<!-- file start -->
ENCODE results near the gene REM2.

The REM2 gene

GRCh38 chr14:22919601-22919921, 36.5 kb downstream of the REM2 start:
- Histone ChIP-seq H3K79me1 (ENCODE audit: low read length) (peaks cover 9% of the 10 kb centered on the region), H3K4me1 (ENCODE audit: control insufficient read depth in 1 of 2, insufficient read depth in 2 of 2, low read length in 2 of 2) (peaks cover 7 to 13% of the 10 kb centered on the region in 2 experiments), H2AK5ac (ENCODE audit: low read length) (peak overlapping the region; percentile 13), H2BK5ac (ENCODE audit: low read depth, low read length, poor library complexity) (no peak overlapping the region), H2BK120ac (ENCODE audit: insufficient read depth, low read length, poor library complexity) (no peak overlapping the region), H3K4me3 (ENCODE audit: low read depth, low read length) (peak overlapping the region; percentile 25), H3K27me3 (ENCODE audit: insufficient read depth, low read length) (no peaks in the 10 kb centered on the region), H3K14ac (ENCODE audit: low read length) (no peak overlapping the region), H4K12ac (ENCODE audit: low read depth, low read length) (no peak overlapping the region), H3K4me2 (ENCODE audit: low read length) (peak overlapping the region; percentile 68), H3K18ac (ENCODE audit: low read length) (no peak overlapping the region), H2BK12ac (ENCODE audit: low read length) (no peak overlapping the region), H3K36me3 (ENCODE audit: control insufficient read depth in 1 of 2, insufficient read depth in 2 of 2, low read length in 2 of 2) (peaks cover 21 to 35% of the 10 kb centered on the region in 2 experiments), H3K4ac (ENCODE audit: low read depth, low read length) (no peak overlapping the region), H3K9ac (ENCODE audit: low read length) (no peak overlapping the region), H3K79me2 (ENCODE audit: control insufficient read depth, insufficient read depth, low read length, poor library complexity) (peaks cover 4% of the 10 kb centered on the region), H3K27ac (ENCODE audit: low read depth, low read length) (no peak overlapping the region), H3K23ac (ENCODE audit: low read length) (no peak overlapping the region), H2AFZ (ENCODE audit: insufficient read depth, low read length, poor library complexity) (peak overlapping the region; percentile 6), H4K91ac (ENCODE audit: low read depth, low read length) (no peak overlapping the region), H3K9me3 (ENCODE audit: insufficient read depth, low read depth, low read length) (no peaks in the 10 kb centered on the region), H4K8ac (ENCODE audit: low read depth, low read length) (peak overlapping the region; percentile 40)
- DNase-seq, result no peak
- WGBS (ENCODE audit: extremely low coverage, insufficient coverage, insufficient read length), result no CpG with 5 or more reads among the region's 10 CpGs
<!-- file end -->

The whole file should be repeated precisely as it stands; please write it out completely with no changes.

ENCODE results near the gene REM2.

The REM2 gene

GRCh38 chr14:22919601-22919921, 36.5 kb downstream of the REM2 start:
- Histone ChIP-seq H3K79me1 (ENCODE audit: low read length) (peaks cover 9% of the 10 kb centered on the region), H3K4me1 (ENCODE audit: control insufficient read depth in 1 of 2, insufficient read depth in 2 of 2, low read length in 2 of 2) (peaks cover 7 to 13% of the 10 kb centered on the region in 2 experiments), H2AK5ac (ENCODE audit: low read length) (peak overlapping the region; percentile 13), H2BK5ac (ENCODE audit: low read depth, low read length, poor library complexity) (no peak overlapping the region), H2BK120ac (ENCODE audit: insufficient read depth, low read length, poor library complexity) (no peak overlapping the region), H3K4me3 (ENCODE audit: low read depth, low read length) (peak overlapping the region; percentile 25), H3K27me3 (ENCODE audit: insufficient read depth, low read length) (no peaks in the 10 kb centered on the region), H3K14ac (ENCODE audit: low read length) (no peak overlapping the region), H4K12ac (ENCODE audit: low read depth, low read length) (no peak overlapping the region), H3K4me2 (ENCODE audit: low read length) (peak overlapping the region; percentile 68), H3K18ac (ENCODE audit: low read length) (no peak overlapping the region), H2BK12ac (ENCODE audit: low read length) (no peak overlapping the region), H3K36me3 (ENCODE audit: control insufficient read depth in 1 of 2, insufficient read depth in 2 of 2, low read length in 2 of 2) (peaks cover 21 to 35% of the 10 kb centered on the region in 2 experiments), H3K4ac (ENCODE audit: low read depth, low read length) (no peak overlapping the region), H3K9ac (ENCODE audit: low read length) (no peak overlapping the region), H3K79me2 (ENCODE audit: control insufficient read depth, insufficient read depth, low read length, poor library complexity) (peaks cover 4% of the 10 kb centered on the region), H3K27ac (ENCODE audit: low read depth, low read length) (no peak overlapping the region), H3K23ac (ENCODE audit: low read length) (no peak overlapping the region), H2AFZ (ENCODE audit: insufficient read depth, low read length, poor library complexity) (peak overlapping the region; percentile 6), H4K91ac (ENCODE audit: low read depth, low read length) (no peak overlapping the region), H3K9me3 (ENCODE audit: insufficient read depth, low read depth, low read length) (no peaks in the 10 kb centered on the region), H4K8ac (ENCODE audit: low read depth, low read length) (peak overlapping the region; percentile 40)
- DNase-seq, result no peak
- WGBS (ENCODE audit: extremely low coverage, insufficient coverage, insufficient read length), result no CpG with 5 or more reads among the region's 10 CpGs